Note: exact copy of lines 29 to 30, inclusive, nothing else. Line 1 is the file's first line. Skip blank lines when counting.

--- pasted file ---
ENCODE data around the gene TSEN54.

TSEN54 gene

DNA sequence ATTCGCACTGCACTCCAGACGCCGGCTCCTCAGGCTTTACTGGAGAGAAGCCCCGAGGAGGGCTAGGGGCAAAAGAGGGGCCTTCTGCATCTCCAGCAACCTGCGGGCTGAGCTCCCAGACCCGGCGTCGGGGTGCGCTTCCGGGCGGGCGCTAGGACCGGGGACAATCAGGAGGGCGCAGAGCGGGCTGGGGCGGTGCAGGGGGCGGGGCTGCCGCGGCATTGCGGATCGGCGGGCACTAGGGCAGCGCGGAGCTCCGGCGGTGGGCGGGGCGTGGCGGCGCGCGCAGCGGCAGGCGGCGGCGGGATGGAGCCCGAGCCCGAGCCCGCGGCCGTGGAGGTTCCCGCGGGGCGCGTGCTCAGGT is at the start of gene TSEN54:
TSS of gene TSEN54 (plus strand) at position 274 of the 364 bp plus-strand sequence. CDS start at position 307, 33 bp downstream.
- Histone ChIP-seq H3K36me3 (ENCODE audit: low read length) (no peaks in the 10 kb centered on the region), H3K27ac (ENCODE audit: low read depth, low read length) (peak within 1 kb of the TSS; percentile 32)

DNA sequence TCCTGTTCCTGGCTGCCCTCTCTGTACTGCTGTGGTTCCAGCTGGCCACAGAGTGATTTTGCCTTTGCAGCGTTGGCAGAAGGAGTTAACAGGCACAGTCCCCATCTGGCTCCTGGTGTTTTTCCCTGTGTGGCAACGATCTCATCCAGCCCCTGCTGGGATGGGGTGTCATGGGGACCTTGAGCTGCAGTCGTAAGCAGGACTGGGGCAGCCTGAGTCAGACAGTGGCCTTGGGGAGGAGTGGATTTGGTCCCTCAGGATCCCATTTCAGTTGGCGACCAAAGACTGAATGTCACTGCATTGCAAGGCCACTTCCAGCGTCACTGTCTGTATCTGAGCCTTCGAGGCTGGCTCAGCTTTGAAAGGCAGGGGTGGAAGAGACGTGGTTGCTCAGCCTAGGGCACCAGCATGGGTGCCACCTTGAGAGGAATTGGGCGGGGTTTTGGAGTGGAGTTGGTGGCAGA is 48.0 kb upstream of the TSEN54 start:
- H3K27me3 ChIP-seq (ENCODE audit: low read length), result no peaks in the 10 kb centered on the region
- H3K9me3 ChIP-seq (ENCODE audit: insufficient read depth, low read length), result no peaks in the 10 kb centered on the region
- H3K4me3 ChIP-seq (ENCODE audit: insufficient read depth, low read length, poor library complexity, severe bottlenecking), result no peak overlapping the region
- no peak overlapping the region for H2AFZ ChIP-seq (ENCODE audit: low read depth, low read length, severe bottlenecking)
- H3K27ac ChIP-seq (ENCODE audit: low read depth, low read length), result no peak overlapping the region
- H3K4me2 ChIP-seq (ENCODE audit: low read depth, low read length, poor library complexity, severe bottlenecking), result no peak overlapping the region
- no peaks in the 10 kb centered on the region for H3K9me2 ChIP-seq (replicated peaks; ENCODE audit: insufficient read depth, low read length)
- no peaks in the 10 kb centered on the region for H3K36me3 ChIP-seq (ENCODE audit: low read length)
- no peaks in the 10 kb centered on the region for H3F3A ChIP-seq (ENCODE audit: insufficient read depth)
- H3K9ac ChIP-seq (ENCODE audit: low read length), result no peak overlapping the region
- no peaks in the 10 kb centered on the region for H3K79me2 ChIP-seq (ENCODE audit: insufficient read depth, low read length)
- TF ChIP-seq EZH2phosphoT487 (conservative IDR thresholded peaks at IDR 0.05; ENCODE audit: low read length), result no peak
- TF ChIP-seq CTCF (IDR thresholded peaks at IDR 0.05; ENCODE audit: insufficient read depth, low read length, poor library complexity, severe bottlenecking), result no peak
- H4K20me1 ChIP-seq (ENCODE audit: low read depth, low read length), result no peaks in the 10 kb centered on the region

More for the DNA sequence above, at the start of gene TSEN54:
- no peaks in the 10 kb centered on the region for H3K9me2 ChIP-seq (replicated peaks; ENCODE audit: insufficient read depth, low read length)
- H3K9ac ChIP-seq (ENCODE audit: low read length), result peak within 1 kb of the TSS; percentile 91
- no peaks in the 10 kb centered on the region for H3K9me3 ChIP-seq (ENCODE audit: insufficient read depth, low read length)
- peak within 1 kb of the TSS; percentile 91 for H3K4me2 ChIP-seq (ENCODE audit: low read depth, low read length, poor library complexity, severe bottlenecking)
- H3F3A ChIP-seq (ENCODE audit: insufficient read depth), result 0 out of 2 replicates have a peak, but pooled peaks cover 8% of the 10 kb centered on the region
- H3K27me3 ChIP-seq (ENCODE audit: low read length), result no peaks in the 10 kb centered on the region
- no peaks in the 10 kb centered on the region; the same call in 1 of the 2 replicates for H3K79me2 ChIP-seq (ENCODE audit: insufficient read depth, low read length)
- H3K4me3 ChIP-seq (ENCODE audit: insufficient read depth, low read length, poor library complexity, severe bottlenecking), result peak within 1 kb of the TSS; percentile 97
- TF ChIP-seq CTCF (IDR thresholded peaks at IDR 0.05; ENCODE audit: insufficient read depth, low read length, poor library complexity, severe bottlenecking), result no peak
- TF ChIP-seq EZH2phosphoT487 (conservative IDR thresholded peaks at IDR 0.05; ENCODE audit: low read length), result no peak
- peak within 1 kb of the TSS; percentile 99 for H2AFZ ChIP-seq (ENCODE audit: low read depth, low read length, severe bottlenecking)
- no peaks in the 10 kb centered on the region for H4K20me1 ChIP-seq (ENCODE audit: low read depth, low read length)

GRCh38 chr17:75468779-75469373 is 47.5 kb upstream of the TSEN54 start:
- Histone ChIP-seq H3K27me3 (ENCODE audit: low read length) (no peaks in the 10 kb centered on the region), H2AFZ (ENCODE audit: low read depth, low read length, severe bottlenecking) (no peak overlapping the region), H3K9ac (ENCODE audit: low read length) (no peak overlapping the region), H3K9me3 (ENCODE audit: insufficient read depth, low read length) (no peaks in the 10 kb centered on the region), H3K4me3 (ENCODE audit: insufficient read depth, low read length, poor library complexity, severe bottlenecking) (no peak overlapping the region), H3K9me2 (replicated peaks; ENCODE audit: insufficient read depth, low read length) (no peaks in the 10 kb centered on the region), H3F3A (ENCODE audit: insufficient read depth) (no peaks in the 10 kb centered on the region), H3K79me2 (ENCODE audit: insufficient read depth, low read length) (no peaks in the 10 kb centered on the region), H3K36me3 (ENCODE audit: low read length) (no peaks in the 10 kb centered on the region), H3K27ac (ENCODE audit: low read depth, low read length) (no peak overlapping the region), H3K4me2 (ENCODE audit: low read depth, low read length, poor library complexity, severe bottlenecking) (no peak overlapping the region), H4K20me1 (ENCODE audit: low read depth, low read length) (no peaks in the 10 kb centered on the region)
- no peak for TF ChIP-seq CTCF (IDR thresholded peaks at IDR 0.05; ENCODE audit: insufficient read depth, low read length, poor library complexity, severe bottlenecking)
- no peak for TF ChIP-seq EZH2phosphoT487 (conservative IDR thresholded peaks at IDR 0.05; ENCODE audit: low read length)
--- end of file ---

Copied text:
- H3K4me3 ChIP-seq (ENCODE audit: insufficient read depth, low read length, poor library complexity, severe bottlenecking), result peak within 1 kb of the TSS; percentile 97
- TF ChIP-seq CTCF (IDR thresholded peaks at IDR 0.05; ENCODE audit: insufficient read depth, low read length, poor library complexity, severe bottlenecking), result no peak